Wednesday, March 18, 2015
Who's on trial?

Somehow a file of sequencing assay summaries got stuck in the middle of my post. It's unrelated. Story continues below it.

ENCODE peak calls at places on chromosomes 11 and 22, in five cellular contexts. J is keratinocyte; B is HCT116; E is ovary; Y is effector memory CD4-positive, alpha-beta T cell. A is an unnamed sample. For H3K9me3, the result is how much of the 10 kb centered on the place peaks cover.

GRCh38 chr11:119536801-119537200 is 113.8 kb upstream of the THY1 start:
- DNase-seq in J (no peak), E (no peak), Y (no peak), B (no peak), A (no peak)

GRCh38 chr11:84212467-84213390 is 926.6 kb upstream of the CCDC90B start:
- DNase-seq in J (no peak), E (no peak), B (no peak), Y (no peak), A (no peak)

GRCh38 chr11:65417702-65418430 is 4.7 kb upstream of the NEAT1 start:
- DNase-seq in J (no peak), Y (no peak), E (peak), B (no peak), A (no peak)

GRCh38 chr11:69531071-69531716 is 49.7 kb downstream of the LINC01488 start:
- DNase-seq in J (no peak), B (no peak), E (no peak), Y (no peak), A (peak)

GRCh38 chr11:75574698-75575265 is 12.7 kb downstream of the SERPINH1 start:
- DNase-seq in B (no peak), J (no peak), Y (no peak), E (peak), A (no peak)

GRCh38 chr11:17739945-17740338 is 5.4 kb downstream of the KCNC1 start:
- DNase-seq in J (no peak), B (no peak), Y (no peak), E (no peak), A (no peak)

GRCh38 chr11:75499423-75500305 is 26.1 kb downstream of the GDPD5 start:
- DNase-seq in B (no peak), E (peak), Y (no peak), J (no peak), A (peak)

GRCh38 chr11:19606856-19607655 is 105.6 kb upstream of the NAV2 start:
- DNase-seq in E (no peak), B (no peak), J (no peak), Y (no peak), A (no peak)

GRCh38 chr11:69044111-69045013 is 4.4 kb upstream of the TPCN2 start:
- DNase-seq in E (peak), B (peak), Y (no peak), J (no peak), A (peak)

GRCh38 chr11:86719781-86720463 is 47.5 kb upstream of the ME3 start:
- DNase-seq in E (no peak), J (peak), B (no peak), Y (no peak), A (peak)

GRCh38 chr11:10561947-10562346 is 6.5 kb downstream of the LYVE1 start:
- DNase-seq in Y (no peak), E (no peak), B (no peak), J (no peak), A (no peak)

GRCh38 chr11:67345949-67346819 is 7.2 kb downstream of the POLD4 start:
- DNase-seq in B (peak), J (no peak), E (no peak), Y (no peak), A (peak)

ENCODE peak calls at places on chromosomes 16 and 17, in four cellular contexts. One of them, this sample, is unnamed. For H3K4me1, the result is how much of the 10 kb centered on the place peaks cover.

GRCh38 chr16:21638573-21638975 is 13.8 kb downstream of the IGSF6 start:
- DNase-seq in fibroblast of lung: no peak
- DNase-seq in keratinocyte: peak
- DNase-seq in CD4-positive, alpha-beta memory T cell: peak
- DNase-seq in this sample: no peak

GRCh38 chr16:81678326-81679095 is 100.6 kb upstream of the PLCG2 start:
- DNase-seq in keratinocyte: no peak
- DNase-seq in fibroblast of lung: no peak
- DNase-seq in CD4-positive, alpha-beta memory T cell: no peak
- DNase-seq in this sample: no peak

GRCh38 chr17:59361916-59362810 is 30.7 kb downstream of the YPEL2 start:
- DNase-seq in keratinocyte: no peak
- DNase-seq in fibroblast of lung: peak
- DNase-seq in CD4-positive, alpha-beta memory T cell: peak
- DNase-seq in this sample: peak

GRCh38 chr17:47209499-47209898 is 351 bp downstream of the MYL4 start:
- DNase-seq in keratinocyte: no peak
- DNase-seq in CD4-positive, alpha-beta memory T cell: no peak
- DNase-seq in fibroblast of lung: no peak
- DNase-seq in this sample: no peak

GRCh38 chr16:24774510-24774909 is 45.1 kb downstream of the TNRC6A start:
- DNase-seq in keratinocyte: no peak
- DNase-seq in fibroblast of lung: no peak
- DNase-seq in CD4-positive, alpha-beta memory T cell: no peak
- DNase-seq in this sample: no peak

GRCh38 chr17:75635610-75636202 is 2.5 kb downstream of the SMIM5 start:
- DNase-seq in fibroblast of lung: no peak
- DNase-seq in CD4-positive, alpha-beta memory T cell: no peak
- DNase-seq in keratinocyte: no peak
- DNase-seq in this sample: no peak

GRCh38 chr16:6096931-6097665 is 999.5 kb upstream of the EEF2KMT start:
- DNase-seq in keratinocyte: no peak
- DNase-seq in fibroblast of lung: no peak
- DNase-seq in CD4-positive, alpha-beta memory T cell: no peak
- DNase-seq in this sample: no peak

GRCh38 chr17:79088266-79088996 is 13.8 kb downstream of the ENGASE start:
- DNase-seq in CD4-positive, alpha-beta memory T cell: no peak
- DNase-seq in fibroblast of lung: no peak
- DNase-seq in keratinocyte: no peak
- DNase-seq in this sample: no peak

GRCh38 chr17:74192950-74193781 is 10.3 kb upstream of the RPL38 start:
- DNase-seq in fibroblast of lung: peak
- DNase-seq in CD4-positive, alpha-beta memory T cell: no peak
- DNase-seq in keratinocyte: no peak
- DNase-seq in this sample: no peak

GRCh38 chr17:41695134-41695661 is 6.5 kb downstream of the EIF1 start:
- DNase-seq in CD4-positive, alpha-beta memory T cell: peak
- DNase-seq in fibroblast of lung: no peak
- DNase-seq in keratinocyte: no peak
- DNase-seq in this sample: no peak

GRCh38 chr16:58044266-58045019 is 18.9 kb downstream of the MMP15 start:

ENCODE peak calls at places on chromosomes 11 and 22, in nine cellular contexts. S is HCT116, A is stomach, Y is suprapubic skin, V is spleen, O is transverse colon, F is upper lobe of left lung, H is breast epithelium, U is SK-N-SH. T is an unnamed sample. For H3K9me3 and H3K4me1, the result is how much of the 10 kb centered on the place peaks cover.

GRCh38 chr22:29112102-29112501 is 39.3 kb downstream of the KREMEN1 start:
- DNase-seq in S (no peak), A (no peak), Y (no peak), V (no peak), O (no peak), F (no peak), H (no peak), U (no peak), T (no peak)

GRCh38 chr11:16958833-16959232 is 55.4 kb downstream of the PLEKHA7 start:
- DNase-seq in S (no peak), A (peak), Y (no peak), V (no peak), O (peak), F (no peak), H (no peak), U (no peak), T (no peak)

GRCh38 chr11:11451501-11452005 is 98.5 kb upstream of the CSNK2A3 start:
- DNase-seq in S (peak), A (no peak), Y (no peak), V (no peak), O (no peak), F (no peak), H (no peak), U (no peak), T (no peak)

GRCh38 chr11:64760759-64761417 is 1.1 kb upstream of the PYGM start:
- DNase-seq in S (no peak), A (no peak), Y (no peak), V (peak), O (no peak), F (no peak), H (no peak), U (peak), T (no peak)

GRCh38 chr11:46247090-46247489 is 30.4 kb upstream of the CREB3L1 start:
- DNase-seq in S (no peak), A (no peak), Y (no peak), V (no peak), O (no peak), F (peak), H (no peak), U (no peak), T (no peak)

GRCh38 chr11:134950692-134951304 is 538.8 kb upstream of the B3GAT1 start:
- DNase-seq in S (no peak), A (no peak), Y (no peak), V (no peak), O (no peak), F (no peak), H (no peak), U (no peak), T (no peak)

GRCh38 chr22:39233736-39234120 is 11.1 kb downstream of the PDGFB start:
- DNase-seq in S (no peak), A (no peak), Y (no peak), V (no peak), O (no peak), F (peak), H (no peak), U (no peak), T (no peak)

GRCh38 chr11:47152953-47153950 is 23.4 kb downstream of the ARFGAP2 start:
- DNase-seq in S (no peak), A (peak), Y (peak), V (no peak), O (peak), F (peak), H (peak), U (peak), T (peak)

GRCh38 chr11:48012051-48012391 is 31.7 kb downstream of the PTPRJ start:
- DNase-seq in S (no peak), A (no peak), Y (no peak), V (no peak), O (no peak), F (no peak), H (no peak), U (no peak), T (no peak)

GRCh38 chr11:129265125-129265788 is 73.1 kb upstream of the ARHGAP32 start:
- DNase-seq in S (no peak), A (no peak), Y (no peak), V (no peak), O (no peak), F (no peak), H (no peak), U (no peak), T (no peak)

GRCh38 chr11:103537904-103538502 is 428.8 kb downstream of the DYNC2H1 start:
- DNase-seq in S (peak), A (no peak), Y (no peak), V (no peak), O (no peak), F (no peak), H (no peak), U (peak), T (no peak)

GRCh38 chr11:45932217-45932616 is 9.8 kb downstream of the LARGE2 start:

For all kinds of reasons, members of the new-covenant community should operate with a hermeneutic, an interpretive posture, of suspicion vis-à-vis the powers, since those powers crucified Jesus. The Gospel of John reminds us that political power is often blind to the truth of God and, we should probably say, to truth more generally. in John’s passion narrative we have the famous scenes of Pilate coming in and out as he exercises his political power, in deference to the crowds and the emperor, by questioning Jesus and having the innocent man flogged and eventually crucified (John 18:28—19:16a). But when Jesus identifies himself as being on a divine mission to witness to truth, Pilate asks, “What is truth?” (John 18:38). For readers of John, this is not the sincere question of a philosopher-king but the question of a blind politician so caught up in the web of imperial untruth that he cannot recognize truth when it is standing in front of him, the incarnation of truth, the one who is the way, the truth, and the life (John 14:6). Thus, as Raymond Brown said, “the tables are turned; and Pilate, not Jesus, is the one who is really on trial,” for his question about truth is “in reality a decision for falsehood.” [A Crucified Christ in Holy Week, 10].— The Death of the Messiah and the Birth of the New Covenant, page 219-20